The material is organized within 11 chapters, followed by an Epilogue in which the authors observe that the integration and interplay between and among the ten principles they have examined can be of substantial benefit to other companies. The “Dream, Believe, Dare, and Do Process” does indeed have all manner of potential applications for companies in industries wholly unrelated to entertainment. There must be dreams to believe in and courage to pursue those dreams. Those who share my high regard for this book are urged to check out Warren Bennis and Patricia Ward Biederman’s Organizing Genius, one of whose chapters focuses on the Disney animation team that produced classic films such as Snow White and the Seven Dwarfs, Bambi, and Pinocchio.
I realize that the Disney organization has become a vast global network of several “magic kingdoms” but the ten core principles continue to serve as its foundation:
1. Give every member of your organization a chance to dream, and to tap into the creativity those dreams evoke and nourish.
2. Stand firm on your beliefs and principles.
3. Treat your customers like guests.
4. Support, empower, and reward employees.
5. Build long-term relationships with key suppliers and partners.
6- Dare to take calculated risks in order to bring innovative ideas to fruition.
7. Train extensively and constantly to nurture and strengthen the company’s culture.
8. Align long-term vision with short-term execution of what achieves that vision.
9. Take full advantage of storyboarding techniques during brainstorming sessions to generate ideas that answer questions and solve problems.
10. Pay very close attention to every detail.
However vast and diversified the Disney organization is today, all of these core principles are relevant to almost any other organization, whatever its size and nature may be. Those who share my high regard for this book are urged to read the aforementioned biography of Walt Disney as well as v and Jackson’s Innovate the Pixar Way.
I had the opportunity to vote (in 2008) for the best ten films in ten different categories (in a survey conducted by the American Film Institute) and agree with others that all of the 100 winners are worthy, as were many of the other 400 nominees. Here are the top ten ANIMATION films:
1. Snow White and the Seven Dwarfs (1937)
2. Pinocchio (1940)
3. Bambi (1942)
4. The Lion King (1994)
5. Fantasia (1942)
6. Toy Story (1995)
7. Beauty and the Beast (1991)
8. Shrek (2001)
9. Cinderella (1950)
10. Finding Nemo (2003)
Question: Is there one especially important business lesson that films such as these demonstrate?
One man’s opinion: Those who have mutual trust and respect and then cooperate and collaborate effectively can accomplish almost anything.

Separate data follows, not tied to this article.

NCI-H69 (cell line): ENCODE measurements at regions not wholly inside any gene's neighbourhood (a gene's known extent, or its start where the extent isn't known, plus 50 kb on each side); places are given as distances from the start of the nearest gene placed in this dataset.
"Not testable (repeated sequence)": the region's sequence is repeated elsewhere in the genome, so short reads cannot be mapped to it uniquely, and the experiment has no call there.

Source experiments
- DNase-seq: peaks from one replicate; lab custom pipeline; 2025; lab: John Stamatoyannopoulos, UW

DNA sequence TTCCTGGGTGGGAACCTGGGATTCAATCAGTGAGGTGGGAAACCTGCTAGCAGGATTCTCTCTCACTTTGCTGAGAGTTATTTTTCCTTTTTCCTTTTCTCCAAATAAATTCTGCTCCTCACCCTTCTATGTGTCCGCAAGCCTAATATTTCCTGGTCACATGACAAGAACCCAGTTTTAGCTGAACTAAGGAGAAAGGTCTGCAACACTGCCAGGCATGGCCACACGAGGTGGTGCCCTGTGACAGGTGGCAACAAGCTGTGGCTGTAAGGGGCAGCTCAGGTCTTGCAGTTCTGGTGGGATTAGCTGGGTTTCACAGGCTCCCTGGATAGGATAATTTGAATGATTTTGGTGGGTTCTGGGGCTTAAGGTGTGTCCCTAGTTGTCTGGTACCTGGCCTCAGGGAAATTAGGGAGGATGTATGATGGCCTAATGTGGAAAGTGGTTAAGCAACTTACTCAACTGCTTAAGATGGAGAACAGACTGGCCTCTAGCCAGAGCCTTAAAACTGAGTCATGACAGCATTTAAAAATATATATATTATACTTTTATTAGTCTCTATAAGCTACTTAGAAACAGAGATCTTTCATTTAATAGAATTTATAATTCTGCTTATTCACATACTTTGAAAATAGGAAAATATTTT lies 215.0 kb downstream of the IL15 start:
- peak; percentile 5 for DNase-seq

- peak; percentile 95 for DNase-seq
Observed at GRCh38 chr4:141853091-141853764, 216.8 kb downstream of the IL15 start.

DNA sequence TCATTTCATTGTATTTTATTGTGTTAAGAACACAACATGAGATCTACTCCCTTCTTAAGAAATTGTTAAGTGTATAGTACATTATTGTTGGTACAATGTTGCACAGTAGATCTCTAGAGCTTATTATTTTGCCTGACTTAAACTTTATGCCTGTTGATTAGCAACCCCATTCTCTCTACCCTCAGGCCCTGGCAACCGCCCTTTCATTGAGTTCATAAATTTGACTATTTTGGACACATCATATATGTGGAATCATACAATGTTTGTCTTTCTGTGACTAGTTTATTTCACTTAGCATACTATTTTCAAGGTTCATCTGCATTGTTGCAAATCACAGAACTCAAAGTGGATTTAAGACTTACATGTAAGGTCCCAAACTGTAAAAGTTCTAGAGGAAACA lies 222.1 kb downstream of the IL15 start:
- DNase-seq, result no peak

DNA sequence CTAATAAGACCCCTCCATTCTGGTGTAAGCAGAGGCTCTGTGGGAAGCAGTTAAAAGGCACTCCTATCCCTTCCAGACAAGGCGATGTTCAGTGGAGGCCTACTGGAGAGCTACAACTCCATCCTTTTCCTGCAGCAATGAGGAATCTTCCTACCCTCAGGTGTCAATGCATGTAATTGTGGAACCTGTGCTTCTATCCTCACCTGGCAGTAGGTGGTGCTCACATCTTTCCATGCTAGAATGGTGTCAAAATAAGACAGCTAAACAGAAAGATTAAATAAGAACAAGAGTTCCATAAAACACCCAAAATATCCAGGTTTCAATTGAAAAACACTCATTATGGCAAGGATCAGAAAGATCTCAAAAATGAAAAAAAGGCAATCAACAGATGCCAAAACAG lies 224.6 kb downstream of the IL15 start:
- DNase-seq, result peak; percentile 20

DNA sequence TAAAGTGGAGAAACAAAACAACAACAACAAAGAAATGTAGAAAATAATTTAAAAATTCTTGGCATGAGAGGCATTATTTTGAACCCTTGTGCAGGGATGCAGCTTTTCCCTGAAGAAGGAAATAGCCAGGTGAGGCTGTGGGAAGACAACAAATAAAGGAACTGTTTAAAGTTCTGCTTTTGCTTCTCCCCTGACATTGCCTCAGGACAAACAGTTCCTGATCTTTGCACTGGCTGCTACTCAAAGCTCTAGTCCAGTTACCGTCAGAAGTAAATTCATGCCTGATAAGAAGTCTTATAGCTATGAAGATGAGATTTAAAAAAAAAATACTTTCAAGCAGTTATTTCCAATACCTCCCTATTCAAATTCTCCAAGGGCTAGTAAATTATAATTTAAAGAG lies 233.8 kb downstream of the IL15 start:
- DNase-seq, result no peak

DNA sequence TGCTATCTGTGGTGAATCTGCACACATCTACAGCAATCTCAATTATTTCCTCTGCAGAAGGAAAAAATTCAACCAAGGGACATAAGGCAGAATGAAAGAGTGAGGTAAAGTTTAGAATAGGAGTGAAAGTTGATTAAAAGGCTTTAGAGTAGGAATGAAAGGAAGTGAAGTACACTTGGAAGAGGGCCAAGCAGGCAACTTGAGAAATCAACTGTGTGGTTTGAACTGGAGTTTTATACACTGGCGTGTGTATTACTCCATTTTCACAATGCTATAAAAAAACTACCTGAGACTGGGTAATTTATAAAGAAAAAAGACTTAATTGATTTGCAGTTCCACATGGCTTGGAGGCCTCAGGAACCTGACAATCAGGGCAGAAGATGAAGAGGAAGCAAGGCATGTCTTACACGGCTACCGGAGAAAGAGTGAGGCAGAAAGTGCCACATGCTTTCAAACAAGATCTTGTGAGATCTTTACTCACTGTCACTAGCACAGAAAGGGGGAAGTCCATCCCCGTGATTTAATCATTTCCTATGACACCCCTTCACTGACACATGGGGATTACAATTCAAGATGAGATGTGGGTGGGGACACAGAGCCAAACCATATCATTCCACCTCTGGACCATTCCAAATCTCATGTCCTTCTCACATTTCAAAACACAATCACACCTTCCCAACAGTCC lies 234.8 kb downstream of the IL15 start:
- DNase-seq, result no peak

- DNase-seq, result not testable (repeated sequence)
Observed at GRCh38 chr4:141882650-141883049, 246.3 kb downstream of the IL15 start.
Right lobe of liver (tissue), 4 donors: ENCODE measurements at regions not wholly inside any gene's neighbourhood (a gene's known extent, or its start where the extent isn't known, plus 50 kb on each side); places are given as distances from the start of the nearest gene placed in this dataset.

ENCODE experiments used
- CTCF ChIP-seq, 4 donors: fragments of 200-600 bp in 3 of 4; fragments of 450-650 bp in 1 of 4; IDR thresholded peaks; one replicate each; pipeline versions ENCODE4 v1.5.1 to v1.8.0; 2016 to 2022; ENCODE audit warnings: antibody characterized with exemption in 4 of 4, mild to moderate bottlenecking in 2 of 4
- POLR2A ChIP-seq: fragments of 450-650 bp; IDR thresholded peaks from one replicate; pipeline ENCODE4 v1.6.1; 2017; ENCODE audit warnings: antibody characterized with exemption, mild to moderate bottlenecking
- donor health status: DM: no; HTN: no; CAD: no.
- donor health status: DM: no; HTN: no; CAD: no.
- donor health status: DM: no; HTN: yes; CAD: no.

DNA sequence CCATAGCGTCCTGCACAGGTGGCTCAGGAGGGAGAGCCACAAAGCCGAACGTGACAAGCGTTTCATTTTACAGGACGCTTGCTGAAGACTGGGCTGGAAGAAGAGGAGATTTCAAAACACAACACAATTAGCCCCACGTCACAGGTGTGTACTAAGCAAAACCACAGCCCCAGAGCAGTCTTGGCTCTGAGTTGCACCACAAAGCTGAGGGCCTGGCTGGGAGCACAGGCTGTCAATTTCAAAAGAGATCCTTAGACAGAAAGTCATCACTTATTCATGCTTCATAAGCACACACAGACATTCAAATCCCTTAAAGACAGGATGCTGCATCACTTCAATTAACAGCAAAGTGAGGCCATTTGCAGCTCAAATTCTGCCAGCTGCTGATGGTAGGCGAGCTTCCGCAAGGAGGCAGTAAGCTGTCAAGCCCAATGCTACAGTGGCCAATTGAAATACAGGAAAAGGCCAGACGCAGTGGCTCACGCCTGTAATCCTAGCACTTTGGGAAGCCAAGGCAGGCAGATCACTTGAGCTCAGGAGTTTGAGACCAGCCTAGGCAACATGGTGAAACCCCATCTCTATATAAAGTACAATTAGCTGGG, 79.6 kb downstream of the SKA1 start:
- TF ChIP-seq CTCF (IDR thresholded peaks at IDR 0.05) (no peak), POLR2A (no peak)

In most of these films, teamwork is the key to success. In fact, there would be no success without it. Most of the victors in these films are underdogs. Their strength is in numbers. “One for all and all for one!”
You can check out the wealth the resources provided by the American Film Institute and the Internet Film Database. Here are links to their Web sites:
Comments? Please share.
In this series, Bob Morris poses a key question and then responds to it with material from one or more of the business books he has reviewed for Amazon and Borders.
The first is leadership. In athletics, that could be provided by the coach or manager and/or veteran players. In business, by C-level executives, other supervisors, or workers whom everyone trusts and respects. Someone has to set the tone for effective collaboration, get everyone productively engaged, determine who does what, resolve conflicts, establish accountability, and in countless other ways help members of the team to produce the desired results. Case in point: J. Robert Oppenheimer who led the team involved with the Manhattan Project.
Because there must be a division of labor, with different tasks requiring different talents, skills, and experience, effective teams have diversity among their members. Case in point: The team of animators that produced many of Disney’s feature films such as Snow White and the Seven Dwarfs, Pinocchio, Dumbo, and Bambi.
It is also essential for a team and its leader to have the full support of senior management, including but not limited to financial resources. Members of the team must have whatever is needed and allowed to work together without interference or second-guessing. Usually, the leader serves as a link between senior management and the team. Case in point: Lockheed Martin’s Advanced Development Program (the “Skunk Works”) whose designers, under the supervision of Clarence Leonard (“Kelly”), Johnson developed more than 40 aircraft.
In Q&A #78, I share some on Patrick Lencioni’s ideas about why a majority of business teams are dysfunctional.
Comments, questions, requests, or suggestions? Please share them. They will be most welcome and I thank you for them. Best regards, Bob